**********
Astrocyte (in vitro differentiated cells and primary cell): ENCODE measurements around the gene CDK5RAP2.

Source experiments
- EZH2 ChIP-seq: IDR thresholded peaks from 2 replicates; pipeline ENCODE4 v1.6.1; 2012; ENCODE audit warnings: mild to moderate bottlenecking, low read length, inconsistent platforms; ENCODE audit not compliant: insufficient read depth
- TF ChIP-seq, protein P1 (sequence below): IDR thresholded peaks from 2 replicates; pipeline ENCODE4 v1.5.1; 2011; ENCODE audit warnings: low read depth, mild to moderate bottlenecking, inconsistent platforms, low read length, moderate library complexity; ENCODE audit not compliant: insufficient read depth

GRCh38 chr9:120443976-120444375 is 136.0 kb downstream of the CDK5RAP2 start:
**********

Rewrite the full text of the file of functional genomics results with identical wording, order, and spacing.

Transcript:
Astrocyte (in vitro differentiated cells and primary cell): ENCODE measurements around the gene CDK5RAP2.

Source experiments
- EZH2 ChIP-seq: IDR thresholded peaks from 2 replicates; pipeline ENCODE4 v1.6.1; 2012; ENCODE audit warnings: mild to moderate bottlenecking, low read length, inconsistent platforms; ENCODE audit not compliant: insufficient read depth
- TF ChIP-seq, protein P1 (sequence below): IDR thresholded peaks from 2 replicates; pipeline ENCODE4 v1.5.1; 2011; ENCODE audit warnings: low read depth, mild to moderate bottlenecking, inconsistent platforms, low read length, moderate library complexity; ENCODE audit not compliant: insufficient read depth

GRCh38 chr9:120443976-120444375 is 136.0 kb downstream of the CDK5RAP2 start: